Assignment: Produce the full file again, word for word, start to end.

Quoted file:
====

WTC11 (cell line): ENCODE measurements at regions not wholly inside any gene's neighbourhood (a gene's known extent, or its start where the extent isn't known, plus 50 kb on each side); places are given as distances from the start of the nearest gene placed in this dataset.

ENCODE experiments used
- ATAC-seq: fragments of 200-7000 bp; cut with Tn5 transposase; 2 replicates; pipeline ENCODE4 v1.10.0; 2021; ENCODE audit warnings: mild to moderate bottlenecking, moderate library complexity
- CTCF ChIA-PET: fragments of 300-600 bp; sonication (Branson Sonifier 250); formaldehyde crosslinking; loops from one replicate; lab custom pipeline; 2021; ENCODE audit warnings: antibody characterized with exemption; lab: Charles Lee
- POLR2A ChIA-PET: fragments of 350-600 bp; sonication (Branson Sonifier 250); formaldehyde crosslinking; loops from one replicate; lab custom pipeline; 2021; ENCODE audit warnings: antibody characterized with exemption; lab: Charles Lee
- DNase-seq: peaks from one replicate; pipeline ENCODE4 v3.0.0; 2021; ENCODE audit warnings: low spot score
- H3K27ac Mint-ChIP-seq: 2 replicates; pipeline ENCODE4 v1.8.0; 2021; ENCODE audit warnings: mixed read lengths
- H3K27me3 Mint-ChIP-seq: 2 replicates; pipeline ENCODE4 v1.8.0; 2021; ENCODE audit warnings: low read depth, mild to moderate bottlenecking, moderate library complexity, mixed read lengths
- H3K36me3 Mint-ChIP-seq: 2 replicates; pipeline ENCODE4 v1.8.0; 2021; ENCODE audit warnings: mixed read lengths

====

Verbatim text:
WTC11 (cell line): ENCODE measurements at regions not wholly inside any gene's neighbourhood (a gene's known extent, or its start where the extent isn't known, plus 50 kb on each side); places are given as distances from the start of the nearest gene placed in this dataset.

ENCODE experiments used
- ATAC-seq: fragments of 200-7000 bp; cut with Tn5 transposase; 2 replicates; pipeline ENCODE4 v1.10.0; 2021; ENCODE audit warnings: mild to moderate bottlenecking, moderate library complexity
- CTCF ChIA-PET: fragments of 300-600 bp; sonication (Branson Sonifier 250); formaldehyde crosslinking; loops from one replicate; lab custom pipeline; 2021; ENCODE audit warnings: antibody characterized with exemption; lab: Charles Lee
- POLR2A ChIA-PET: fragments of 350-600 bp; sonication (Branson Sonifier 250); formaldehyde crosslinking; loops from one replicate; lab custom pipeline; 2021; ENCODE audit warnings: antibody characterized with exemption; lab: Charles Lee
- DNase-seq: peaks from one replicate; pipeline ENCODE4 v3.0.0; 2021; ENCODE audit warnings: low spot score
- H3K27ac Mint-ChIP-seq: 2 replicates; pipeline ENCODE4 v1.8.0; 2021; ENCODE audit warnings: mixed read lengths
- H3K27me3 Mint-ChIP-seq: 2 replicates; pipeline ENCODE4 v1.8.0; 2021; ENCODE audit warnings: low read depth, mild to moderate bottlenecking, moderate library complexity, mixed read lengths
- H3K36me3 Mint-ChIP-seq: 2 replicates; pipeline ENCODE4 v1.8.0; 2021; ENCODE audit warnings: mixed read lengths